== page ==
Tritipyrum, a potential new salt-tolerant cereal


Salt-affected soil is a major world-wide problem with many hectares of land lost to cultivation each year. To combat this problem, the development and assessment of a novel salt tolerant cereal, tritipyrum, was carried out. This is a hybrid between wheat and Thinopyrum bessarabicum. a very salt-tolerant member of the Triticeae.

A range of tritipyrums derived from crosses between tetraploid wheat, Triticum durum, and Th. bessarabicum was produced. Although meiosis in the tritipyrums was generally regular, chromosome pairing failure was observed in each of the genotypes. In addition, the level of fertility was relatively low, the fertility of bagged spikes ranging from 29% to 51%. One tritipyrum produced multiple seeds in some florets. Three tritipyrums selected at random performed better than their wheat parents in hydroculture experiments in each of three treatments (150, 200 and 250 mol/ m3 Nacl). The potential for the exploitation of tritipyrum in salt-affected soils is discussed.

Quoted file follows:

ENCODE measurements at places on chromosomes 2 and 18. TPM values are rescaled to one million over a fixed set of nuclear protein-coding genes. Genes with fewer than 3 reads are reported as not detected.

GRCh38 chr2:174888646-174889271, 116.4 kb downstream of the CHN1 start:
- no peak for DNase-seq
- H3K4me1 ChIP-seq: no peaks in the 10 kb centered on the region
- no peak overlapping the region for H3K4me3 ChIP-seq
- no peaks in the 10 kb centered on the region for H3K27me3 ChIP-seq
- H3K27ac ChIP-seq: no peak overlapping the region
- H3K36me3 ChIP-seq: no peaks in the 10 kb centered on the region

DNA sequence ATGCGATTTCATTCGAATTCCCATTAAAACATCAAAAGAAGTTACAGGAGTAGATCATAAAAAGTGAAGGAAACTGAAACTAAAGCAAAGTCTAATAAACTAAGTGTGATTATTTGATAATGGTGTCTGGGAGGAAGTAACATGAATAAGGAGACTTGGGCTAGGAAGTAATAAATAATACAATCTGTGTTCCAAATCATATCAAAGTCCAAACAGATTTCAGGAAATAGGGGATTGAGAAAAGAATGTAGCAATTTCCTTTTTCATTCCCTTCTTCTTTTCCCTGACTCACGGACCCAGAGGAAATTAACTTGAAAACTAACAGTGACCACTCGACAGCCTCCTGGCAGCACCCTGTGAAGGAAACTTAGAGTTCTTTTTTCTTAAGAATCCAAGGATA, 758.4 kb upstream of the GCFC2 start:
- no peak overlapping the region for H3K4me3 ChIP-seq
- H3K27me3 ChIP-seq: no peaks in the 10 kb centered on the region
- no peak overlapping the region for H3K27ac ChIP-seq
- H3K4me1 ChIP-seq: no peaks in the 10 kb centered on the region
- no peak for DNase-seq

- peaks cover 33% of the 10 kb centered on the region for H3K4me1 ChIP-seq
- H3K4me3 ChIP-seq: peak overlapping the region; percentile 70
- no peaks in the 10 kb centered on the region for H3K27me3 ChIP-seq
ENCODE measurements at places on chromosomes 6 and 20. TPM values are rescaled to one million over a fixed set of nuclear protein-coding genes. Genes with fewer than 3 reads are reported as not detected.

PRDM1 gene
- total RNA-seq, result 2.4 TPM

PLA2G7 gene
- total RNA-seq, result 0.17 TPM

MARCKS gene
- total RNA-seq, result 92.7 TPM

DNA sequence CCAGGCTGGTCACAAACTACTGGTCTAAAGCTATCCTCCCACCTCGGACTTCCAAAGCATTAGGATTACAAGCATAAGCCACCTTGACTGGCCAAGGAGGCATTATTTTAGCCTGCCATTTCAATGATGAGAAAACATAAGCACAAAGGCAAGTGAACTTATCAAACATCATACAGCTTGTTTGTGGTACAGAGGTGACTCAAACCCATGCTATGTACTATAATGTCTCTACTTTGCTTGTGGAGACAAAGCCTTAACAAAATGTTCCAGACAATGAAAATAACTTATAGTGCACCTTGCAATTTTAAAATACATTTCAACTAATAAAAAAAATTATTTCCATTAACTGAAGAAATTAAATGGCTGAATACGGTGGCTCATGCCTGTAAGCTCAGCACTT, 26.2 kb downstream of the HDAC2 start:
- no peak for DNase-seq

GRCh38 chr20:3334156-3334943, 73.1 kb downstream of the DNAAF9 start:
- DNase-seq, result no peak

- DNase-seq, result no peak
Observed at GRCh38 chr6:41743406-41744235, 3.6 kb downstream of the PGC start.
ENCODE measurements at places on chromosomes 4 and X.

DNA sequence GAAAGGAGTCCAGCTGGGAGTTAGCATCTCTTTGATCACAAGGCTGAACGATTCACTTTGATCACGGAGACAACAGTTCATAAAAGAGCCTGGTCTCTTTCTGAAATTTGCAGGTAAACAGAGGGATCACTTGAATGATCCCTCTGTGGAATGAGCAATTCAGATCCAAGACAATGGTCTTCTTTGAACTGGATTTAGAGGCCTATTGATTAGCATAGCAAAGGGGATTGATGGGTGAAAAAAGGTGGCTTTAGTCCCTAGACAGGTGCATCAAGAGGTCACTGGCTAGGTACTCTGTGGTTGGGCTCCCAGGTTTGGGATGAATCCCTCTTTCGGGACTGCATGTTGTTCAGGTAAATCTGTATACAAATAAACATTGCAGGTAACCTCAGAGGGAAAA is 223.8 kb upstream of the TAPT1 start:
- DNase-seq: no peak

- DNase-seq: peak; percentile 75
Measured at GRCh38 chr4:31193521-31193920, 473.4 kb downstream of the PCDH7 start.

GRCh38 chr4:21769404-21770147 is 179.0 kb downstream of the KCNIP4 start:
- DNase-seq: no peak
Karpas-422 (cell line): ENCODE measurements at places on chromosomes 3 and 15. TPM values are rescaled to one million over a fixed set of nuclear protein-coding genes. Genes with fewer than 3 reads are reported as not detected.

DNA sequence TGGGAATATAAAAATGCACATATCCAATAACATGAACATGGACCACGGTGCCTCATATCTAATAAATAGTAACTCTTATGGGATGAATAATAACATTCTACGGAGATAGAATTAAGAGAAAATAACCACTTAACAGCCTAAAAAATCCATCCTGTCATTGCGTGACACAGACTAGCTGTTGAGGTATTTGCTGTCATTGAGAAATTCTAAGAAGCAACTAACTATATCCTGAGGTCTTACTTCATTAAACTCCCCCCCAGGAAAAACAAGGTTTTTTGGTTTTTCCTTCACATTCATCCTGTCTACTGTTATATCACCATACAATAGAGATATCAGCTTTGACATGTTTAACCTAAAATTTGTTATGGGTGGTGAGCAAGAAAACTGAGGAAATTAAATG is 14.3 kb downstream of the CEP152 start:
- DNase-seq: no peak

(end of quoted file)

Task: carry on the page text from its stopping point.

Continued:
King, I.P.; Law, C.N.; Cant, K.A.; Orford, S.E.; Reader, S.M.; Miller, T.E. Tritipyrum, a potential new salt-tolerant cereal. Plant Breeding (1997) 116 (2) 127-132. [DOI: 10.1111/j.1439-0523.1997.tb02166.x]

Tritipyrum, a potential new salt-tolerant cereal

Published 1 January 1997